Heikendorf - An army tank pulls a Wehrmacht tank by a noble quarter: In Ostseeort Heikendorf near Kiel to bizarre scenes have played. The authorities confiscate the tank.
The owner wants to proceed legally against it.
The complicated salvage a World War II-tank from the basement garage of a collector in Heikendorf near Kiel has the Bundeswehr demanded a lot: about nine hours needed almost 20 soldiers on Thursday to bring the tanks of the type Panther out of the house and to push on a low loader. This was made possible only by two armored recovery vehicle with plenty of traction, earlier specially built wooden ramps and sweaty millimeter precision at high summer temperatures.
The loud Bundeswehr nearly 40-ton tanks without chains were discovered during a search in the basement garage of the strange collector day before investigators. The Kieler public prosecutor now investigating allegations against the 78-year-old owner of the tank due to a possible breach of the War Weapons Control Act. "The preliminary proceedings," said senior public prosecutor Birgit Hess.
The man's lawyer described the use as disproportionate. "The tank is demilitarized," said attorney Peter Gramsch Deutsche Presse-Agentur. He wants to take legal action against the seizure and claim compensation for his client. "I assume that the tank has been damaged in the action." The same is true for the private road in front of the Villa. Gramsch also confirmed that the collector also an antiaircraft gun belongs - also demilitarized.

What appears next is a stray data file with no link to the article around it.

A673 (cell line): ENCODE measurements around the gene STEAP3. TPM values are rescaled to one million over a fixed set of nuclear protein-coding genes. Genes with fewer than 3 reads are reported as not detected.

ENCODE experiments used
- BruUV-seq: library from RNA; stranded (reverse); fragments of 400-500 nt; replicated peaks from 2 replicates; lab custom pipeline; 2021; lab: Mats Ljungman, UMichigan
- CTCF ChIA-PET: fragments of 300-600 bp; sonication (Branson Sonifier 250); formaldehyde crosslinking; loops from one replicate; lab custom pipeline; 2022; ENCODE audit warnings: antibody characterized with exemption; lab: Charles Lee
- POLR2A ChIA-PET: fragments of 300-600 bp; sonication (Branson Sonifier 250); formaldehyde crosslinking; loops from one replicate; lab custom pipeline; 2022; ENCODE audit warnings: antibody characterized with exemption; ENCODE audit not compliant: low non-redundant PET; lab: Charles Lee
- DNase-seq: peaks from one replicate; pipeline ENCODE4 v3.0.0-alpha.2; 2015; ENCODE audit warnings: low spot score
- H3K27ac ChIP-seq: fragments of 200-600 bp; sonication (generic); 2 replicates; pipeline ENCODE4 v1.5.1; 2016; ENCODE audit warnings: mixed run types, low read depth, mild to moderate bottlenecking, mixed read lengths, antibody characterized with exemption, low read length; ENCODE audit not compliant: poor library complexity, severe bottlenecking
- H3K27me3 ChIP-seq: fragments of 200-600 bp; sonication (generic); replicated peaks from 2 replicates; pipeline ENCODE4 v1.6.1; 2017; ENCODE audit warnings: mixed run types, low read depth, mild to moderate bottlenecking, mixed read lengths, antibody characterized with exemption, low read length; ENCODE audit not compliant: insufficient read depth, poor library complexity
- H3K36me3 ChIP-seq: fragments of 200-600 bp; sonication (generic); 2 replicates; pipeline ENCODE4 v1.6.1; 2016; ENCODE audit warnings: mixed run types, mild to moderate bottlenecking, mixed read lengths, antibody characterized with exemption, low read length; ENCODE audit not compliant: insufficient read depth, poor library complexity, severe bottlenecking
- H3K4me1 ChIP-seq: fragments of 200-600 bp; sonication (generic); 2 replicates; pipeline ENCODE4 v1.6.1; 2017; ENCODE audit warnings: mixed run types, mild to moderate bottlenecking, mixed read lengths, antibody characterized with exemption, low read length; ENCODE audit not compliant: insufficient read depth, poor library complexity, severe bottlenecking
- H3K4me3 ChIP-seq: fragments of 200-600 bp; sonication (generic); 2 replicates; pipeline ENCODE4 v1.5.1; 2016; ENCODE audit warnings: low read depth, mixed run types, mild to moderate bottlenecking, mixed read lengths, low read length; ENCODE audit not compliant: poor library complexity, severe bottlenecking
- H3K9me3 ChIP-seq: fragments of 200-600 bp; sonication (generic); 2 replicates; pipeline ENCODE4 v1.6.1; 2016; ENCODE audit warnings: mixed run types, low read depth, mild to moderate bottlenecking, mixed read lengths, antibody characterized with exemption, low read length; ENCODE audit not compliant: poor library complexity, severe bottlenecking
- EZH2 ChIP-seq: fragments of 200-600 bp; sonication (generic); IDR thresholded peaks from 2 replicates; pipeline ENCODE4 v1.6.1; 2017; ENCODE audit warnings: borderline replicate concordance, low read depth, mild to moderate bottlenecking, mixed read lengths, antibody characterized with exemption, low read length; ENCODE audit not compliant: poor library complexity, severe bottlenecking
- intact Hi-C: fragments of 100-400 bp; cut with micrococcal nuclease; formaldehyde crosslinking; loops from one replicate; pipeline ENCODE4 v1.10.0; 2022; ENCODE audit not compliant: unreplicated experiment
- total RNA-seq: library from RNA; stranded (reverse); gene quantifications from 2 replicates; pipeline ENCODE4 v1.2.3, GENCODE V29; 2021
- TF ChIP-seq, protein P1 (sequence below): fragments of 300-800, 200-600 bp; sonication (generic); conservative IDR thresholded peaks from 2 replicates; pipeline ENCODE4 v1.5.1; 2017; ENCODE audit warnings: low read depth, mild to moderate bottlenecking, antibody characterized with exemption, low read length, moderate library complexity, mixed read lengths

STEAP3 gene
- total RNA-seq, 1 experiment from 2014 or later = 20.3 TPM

The World War I-tank apparently stood for years in the posh district in the basement of the 78-year-olds. "This is a full-fledged Panzer" said Heike village mayor Alexander Orth after a visit on Thursday morning. "The use is considered appropriate in full." The tank was also not the only reason for use. Already on Wednesday had guns and a torpedo assured investigators.
The Heikendorfer to have been issued in his garden and art from the Nazi era. In this context, he had fallen in the course of investigations by again been submerged Nazi art to the attention of officials. It was about a statue entitled "The Wehrmacht" by Arno Breker, which is in the man's garden. "But that is a copy," said lawyer Gramsch.
The man had the news magazine "Der Spiegel" reported in May that he had a large collection ("but not art") in an underground bunker on his land. There, the Wehrmacht tanks stand ("but not a complete"), which he had eventually bought as scrap in England. He had duly registered all weapons.